Beesource Beekeeping Forums banner

1 - 15 of 15 Posts

·
Registered
Joined
·
13 Posts
Discussion Starter #1
I have been given a hive of bees from a friend that was not into bees. He had a ten frame deep brood box and I use all medium 8 frames I would like to transfer them into one of my hives so i can keep all of my hives uniform in size and any opinions on the best way to do this
 

·
Registered
Joined
·
97 Posts
I have been given a hive of bees from a friend that was not into bees. He had a ten frame deep brood box and I use all medium 8 frames I would like to transfer them into one of my hives so i can keep all of my hives uniform in size and any opinions on the best way to do this
Put two 8 frame meds on top then hurry up and wait until next spring for them to move up on their own? I am a newbee though Im sure there are quicker messier ways that will be suggested....
 

·
Registered
Joined
·
635 Posts
seems to me you havea choice to make. do you want to do some cutting, or some waiting? you can eitehr cut down the current frmes to make them fit medium boxes and then just cycle them out, or add your boxes on top and wait until they move into it...this could probably be sped along by using a queen excluder to force the queen to lay in the box of your choosing.
 

·
Vendor
Local feral survivors in eight frame medium boxes.
Joined
·
54,108 Posts
You could:

Buy an eight frame deep box.
Put the deeps in two medium boxes (with some extra room at the bottom)
Cut the combs out and tie them into mediums
Shake the bees off and run the frames through the table saw at 6 1/4"
Or some combination of all of these.
 

·
Registered
Joined
·
7,053 Posts
>Put two 8 frame meds on top then hurry up and wait until next spring for them to move up on their own?

Then sell the deep 10 frame stuff after you have gotten the 8 frame stuff started.
 

·
Registered
Joined
·
2,293 Posts
From your forum history, you started beekeeping last spring.

I believe, with experience, you will discover you will accumulate bee boxes of every size and description. You will find a practical use for every resource. Ask me about the lucky 13 frame boxes.

Making nucs* and building effective swarm traps work better with deeps. So you will want to hang on to those frames. You may discover (I have) that deeps build up better brood nests than stacked mediums of equivalent comb area. You will want to make that experiment yourself. Weight is zero issue with brood nests, as they are feather light compared to any honey super (even a shallow).

You are in the experimentation and learning phase. You state you run only 8 frame mediums -- based on what personal experimentation is this the best system for you? Loosen up and try different approaches, experiment, experiment, experiment.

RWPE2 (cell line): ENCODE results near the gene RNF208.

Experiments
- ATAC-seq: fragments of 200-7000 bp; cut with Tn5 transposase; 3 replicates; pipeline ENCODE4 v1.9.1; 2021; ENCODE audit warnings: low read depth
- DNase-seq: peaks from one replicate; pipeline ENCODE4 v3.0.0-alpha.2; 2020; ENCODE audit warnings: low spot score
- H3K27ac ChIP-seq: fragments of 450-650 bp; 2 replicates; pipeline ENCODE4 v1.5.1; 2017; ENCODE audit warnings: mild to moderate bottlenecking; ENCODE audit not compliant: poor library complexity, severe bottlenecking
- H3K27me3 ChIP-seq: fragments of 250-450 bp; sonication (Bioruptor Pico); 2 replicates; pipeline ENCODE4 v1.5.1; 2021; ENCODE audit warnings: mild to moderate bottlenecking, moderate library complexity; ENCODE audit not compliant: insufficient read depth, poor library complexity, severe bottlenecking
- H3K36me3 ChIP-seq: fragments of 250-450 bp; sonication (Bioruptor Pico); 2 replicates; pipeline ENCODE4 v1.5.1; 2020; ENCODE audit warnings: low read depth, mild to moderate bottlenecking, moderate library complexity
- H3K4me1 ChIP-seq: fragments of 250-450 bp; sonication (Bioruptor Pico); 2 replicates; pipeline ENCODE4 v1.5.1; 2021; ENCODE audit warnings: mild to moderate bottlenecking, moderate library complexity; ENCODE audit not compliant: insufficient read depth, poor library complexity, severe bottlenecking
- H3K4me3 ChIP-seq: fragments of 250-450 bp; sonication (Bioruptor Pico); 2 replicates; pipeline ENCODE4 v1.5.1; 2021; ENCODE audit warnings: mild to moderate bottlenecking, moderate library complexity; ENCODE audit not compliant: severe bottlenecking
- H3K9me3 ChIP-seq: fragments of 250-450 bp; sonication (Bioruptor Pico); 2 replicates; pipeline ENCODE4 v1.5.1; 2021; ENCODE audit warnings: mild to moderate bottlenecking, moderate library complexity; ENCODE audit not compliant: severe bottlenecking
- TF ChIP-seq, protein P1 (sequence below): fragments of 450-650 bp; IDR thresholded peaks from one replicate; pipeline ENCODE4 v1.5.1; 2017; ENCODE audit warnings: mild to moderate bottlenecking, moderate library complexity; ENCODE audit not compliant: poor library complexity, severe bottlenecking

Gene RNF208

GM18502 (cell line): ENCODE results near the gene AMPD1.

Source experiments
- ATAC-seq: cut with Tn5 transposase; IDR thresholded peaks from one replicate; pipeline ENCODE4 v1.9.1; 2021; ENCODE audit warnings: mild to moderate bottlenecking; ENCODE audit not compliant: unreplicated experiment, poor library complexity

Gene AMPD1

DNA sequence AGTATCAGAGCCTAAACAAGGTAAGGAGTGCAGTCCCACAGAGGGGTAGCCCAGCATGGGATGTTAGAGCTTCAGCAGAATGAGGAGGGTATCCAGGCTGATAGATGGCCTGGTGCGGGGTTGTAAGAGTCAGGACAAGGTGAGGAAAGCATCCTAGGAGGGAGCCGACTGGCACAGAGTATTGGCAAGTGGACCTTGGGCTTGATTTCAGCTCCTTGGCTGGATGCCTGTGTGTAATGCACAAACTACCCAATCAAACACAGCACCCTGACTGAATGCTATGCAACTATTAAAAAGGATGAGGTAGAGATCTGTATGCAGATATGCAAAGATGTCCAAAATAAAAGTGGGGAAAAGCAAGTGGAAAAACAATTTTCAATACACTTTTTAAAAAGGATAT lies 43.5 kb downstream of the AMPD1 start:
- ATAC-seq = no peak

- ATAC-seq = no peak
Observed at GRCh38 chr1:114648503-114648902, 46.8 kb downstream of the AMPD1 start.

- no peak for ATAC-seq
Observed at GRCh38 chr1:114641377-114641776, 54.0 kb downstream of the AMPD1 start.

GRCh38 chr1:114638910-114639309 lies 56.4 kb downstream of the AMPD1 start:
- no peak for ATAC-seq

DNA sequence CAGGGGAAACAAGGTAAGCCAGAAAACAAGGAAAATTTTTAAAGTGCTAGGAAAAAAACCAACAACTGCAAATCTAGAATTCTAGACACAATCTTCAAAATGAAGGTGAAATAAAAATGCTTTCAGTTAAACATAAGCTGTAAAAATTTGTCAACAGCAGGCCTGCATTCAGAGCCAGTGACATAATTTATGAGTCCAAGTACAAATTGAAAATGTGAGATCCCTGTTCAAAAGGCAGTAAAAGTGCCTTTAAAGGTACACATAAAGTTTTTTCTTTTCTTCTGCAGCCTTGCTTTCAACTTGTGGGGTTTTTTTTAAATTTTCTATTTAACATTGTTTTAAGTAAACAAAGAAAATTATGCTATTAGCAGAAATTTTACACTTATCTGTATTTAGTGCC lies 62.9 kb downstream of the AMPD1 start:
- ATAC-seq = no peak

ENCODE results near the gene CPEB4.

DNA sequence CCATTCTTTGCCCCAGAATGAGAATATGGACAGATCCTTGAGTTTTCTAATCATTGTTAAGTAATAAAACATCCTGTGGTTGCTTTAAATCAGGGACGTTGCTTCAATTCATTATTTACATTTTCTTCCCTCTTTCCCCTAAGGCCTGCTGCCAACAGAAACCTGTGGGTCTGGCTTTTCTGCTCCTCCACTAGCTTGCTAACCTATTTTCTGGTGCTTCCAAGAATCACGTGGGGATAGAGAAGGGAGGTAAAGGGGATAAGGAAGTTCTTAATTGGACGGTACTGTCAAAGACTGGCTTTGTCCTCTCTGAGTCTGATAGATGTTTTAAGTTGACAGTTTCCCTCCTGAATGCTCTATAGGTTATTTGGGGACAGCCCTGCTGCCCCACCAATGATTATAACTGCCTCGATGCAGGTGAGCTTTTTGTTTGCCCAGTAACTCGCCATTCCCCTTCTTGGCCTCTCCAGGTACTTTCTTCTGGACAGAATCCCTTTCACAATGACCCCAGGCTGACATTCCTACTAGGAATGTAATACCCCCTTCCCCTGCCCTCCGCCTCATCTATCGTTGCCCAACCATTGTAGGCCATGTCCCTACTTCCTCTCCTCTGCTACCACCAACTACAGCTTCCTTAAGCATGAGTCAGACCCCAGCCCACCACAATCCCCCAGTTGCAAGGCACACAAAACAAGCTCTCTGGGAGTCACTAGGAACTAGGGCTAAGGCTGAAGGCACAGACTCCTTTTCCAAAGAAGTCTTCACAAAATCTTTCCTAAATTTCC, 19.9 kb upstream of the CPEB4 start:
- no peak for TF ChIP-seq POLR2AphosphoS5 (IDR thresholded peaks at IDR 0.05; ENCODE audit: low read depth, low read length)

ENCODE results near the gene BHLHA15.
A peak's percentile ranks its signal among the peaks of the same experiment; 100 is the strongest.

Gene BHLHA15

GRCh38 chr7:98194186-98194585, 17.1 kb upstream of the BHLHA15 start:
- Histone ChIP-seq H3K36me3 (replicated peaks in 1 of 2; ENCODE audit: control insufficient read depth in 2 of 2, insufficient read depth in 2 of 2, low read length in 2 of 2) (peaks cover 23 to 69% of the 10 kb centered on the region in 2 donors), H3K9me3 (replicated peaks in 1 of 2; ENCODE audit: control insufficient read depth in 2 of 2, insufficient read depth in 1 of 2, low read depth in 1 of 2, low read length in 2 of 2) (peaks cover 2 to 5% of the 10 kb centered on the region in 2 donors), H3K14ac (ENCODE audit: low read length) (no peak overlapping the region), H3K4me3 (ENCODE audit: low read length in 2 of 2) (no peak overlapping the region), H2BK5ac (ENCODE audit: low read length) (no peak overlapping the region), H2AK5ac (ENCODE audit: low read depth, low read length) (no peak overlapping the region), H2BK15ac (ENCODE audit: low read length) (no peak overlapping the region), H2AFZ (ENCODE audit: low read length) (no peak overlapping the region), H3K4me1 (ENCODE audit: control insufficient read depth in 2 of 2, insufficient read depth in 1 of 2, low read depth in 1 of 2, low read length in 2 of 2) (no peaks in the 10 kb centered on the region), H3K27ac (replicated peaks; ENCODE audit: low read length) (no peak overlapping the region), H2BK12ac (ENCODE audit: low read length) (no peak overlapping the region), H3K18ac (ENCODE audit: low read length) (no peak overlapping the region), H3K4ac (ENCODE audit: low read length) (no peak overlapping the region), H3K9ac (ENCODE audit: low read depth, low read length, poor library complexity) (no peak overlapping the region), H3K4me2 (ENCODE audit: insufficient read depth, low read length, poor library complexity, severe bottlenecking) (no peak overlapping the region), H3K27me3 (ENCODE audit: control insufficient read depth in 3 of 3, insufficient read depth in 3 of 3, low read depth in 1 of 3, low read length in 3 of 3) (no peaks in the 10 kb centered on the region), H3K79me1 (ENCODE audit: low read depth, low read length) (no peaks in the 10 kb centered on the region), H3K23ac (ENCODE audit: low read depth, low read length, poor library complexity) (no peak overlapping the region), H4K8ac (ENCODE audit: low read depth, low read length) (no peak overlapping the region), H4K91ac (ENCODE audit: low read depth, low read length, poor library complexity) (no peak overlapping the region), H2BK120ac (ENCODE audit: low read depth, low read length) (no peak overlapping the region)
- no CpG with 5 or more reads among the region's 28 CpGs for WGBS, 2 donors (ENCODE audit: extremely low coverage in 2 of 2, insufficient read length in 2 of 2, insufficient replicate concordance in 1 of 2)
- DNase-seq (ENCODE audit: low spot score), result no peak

A 3 inch shim -- easily constructed out of any scrap wood --- converts a medium to deep depth. That shim can be used next winter as an experiment with quilt boxes, or mountain camp feeding. This means you can build a stack off a 8 frame bottom board without buying a 8 frame deep box.

A 2 inch board closes off the top gap on a 10>8 frame stack. In time, I bet you will build a couple of 8 frame boxes to which you attach a 1" scab to each side, building a permanent stack converter.

*Note on nucs, I build a substantial number of 5 frame medium nucs (out of cheap 1x8 fenceboard). These work essentially like mating nucs, but with standard, rather than half frames. The tight little boxes build up very quickly, and get a double stack to size them up. However a double stack nuc, unlike a single deep, cannot really be transported in a convenient manner -- they are too unstable, even with scabs awkwardly screwed to the side.
 

·
Registered
Joined
·
572 Posts
I am new at this game and trying to go from deeps to mediums. I was thinking of doing the following but would like to know if anyone has done this and if it would work.

Could you make a "conversion board" (a sheet of plywood that fits over a 10 frame hive but with a hole cut out the size of an 8 frame hive )-- pull the frame of bees with the queen from the 10 frame hive, place the 10 frame box on the bottom board with the conversion board and a queen excluder on top of the 10 frame box, , then the 8 frame box -- so it kind a shaker box. Put or shake the bees and queen into the 8 frame box and add frames of drawn comb. The bees in the lower box would move up and hopefully all is well

I would think they would gradually move the reserves of honey up above into the 8 frame box and supers as added.

Would this work? Or is it too much work for what is gained?
 

·
Registered
Joined
·
2,293 Posts
Ortho : Just temporarily screw some 1" scabs to the sides of the 8 frame box at the bottom -- laps up the conversion width. (A 2x2 run through a table saw with a 20 degree angle can create two for each running length complete with a nice rain shedding bevel -- you just might want to make the addition permanent.).